CONRAD: This is -- I will present a budget that I think begins to move in that direction. It acknowledges in the short term, yes, we have got to have added deficits and debt to give lift to this economy, but longer term, we have got to pivot. We have got to have fundamental reform of our entitlement programs. We've got to have fundamental reform of our revenue programs, because we've got a tax system that was really built 50 years ago...
BERNSTEIN: But, George, can I just make one point on this?
CONRAD: ... and is no longer relevant.
STEPHANOPOULOS: I've got to -- I want to bring in Senator Collins...
STEPHANOPOULOS: ... on a question related to this, because there's also the question of how the Congress is going to do this. And the debate over -- starting in the House this week over whether the budget will try to be passed with the reconciliation process. It means simply it gets through on a majority vote, rather than has to break a filibuster.
Here's what Senator Gregg had to say about that this week.
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GREGG: You're talking about something that has nothing to do with bipartisanship. You're talking about the exact opposite of bipartisanship. They're talking about running over the minority, putting them in cement, and throwing them in the Chicago River.
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STEPHANOPOULOS: Bitter words from who was meant to be President Obama's commerce secretary. But, Senator Collins, it's seriously being debated now in the House putting at least the health care provisions on this fast track that would only require a majority vote. Can you go along with that?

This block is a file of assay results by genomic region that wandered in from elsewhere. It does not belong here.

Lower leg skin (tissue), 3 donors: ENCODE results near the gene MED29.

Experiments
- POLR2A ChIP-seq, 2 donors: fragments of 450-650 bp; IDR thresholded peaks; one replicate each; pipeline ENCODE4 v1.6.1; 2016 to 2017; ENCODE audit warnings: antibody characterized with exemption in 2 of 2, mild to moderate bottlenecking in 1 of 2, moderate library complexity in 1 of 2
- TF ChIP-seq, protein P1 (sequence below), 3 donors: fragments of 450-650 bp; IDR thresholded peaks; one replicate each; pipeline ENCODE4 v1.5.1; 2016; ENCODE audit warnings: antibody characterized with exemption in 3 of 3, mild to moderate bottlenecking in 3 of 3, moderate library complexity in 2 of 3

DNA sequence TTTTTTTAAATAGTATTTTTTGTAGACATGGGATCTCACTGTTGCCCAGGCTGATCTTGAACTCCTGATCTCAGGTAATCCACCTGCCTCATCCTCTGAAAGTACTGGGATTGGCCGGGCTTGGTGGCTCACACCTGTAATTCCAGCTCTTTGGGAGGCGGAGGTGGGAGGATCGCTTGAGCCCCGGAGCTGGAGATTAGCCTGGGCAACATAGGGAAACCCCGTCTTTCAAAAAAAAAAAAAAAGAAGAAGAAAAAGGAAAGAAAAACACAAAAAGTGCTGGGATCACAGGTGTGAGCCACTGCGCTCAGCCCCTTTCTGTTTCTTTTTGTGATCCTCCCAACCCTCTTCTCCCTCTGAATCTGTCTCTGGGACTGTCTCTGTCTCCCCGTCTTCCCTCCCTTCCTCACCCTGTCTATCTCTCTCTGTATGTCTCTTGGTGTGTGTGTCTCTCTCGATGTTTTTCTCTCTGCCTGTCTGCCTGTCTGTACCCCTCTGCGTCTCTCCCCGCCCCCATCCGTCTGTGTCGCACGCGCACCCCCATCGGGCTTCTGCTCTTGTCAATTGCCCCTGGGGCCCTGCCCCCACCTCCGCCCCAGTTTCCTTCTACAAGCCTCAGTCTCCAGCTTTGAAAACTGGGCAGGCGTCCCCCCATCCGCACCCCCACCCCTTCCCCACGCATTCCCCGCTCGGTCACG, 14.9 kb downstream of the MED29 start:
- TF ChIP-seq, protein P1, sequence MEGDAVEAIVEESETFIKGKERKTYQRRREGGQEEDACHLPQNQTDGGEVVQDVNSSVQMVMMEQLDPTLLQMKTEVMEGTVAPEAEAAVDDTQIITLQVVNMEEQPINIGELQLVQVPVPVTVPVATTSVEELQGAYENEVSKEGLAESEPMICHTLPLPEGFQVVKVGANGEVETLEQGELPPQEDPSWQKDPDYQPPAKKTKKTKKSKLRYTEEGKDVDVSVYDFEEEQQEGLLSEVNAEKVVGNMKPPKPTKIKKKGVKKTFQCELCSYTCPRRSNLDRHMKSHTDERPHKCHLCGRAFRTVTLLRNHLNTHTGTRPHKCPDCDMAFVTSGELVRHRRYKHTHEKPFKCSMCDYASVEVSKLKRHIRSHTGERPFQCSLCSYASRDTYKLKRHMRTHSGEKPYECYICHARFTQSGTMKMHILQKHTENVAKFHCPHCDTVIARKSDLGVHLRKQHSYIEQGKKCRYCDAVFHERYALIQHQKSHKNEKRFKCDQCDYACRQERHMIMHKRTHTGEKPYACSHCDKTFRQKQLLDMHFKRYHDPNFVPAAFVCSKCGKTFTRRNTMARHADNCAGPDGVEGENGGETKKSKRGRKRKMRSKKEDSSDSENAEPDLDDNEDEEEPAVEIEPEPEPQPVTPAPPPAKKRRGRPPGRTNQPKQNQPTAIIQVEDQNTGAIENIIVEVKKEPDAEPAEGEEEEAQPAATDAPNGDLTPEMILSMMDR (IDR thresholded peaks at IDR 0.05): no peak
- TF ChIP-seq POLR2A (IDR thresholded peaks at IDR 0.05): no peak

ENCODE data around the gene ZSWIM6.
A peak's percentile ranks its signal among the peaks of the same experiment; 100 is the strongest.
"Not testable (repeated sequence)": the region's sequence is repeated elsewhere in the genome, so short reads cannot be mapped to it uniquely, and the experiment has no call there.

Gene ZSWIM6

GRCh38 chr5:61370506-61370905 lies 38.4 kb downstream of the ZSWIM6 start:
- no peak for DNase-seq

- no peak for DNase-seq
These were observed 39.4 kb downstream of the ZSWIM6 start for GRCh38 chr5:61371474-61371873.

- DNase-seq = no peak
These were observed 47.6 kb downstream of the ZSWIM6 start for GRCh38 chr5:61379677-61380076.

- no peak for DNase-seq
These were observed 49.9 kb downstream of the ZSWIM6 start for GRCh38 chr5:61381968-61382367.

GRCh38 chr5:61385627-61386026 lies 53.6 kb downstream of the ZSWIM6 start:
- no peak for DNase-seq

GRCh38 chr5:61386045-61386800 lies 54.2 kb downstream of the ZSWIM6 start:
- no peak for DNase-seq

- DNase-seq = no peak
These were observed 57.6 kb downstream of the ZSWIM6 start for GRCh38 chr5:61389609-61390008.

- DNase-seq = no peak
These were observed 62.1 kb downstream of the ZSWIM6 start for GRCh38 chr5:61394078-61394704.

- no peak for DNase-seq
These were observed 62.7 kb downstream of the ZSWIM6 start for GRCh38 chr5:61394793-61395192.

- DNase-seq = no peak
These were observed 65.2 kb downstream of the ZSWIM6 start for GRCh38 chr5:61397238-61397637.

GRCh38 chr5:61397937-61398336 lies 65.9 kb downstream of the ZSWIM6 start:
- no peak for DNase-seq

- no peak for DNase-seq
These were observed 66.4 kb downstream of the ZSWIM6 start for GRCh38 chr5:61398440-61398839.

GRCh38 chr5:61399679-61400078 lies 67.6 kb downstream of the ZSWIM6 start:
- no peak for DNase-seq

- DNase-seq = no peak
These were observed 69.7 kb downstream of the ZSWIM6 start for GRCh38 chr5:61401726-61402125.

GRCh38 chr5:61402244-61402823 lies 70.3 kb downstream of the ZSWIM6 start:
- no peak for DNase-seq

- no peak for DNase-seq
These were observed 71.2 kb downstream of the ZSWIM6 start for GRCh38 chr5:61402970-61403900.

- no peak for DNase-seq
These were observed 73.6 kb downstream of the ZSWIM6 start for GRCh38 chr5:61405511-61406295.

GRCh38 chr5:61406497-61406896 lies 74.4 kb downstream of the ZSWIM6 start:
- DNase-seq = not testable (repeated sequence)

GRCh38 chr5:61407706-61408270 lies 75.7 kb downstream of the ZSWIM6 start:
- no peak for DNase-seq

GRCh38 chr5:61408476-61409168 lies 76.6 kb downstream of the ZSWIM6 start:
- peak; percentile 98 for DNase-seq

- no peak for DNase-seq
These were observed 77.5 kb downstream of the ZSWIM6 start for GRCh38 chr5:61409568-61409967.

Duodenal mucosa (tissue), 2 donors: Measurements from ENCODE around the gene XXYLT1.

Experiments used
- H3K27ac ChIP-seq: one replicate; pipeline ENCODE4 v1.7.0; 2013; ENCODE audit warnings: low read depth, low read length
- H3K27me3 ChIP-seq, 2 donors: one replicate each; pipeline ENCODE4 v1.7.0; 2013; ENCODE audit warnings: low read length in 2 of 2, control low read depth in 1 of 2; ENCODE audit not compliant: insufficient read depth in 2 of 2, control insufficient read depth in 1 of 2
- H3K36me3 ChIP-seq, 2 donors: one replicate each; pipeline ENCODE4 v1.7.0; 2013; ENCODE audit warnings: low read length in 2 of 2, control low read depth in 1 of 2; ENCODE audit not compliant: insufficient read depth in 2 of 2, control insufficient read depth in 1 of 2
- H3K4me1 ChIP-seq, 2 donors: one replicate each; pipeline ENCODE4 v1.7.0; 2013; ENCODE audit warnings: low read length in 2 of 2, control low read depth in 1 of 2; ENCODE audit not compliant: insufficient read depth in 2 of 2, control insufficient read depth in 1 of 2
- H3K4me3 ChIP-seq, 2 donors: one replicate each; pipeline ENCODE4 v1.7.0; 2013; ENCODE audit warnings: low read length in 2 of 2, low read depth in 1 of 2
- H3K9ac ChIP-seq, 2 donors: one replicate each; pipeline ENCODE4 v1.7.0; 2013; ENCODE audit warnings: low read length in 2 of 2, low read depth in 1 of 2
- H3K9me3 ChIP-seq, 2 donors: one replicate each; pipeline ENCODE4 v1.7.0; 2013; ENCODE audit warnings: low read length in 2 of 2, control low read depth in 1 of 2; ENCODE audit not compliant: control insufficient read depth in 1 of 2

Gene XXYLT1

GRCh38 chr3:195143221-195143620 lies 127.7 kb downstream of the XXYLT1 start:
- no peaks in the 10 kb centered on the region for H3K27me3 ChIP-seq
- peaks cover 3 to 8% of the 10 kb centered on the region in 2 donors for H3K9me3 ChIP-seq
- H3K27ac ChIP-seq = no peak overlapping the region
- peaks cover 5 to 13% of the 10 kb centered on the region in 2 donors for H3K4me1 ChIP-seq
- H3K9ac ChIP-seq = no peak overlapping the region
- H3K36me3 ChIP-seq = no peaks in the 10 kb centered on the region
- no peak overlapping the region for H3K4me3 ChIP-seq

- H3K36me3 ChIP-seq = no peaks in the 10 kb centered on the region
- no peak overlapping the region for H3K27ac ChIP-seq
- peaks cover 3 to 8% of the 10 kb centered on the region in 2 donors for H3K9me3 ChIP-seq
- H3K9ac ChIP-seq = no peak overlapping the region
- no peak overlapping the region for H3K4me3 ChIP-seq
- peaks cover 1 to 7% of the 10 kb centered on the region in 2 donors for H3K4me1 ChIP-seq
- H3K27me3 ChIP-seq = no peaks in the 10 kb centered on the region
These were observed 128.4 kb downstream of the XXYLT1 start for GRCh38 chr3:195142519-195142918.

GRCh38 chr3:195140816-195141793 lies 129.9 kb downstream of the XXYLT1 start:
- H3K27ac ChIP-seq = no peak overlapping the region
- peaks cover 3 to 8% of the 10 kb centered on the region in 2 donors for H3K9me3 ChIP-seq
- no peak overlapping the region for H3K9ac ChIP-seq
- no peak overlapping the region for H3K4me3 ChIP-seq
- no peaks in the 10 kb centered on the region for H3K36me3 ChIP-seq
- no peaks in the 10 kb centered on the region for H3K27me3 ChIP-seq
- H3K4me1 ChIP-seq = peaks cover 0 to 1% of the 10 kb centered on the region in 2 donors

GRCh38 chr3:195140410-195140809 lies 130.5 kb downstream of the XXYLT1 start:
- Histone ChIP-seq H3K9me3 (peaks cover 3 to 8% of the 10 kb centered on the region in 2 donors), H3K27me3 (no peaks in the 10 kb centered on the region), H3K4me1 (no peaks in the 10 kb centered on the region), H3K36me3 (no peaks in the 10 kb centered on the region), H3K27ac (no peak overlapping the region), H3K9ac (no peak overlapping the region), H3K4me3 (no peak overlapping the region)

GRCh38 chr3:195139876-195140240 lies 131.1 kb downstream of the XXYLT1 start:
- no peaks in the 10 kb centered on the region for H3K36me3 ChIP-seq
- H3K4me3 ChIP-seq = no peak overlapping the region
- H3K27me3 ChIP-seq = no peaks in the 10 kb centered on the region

COLLINS: No. It would be a big mistake. I agree with Senator Gregg, if not his metaphor, but he's absolutely right.
You don't make major changes in policy using a system that shuts out the Republicans, that limits debate, that prohibits amendments. And I know it's not just Republicans who are concerned about this, the centrist Democrats who are very concerned about this.
CONRAD: Well, look, I have said for weeks, I don't think it would be wise to use the reconciliation process to write major legislation, reform legislation. That's not what reconciliation was designed for. It was designed for purely deficit reduction.
And the problem is, if you try to use it here, not only does it deeply offend the minority, but, more than that, it doesn't work very well, because...
BERNSTEIN: Let me just stipulate -- let me stipulate that I -- we agree with -- with Senator Conrad on this point. But I want to say -- and it's very important for -- for folks to hear that I think that, in an important way, the Obama budget is getting a bad rap in this discussion in the...
STEPHANOPOULOS: ... move on to that. You said you agree with Senator Conrad, yet the White House has been working with House Democrats on moving this whole notion of going on a fast track on the table.
BERNSTEIN: I don't think he took it off the table. I think it has to stay on the table. But it's something we would rather avoid. We'd rather have the...
STEPHANOPOULOS: Would you take it off the table or not?
CONRAD: Well, I'll put it this way: It is not included in the budget that I will present to my colleagues. I have said for weeks, I don't think it is the right way to write substantive legislation, because if you get into the details -- and we won't do that here -- it just doesn't work very well.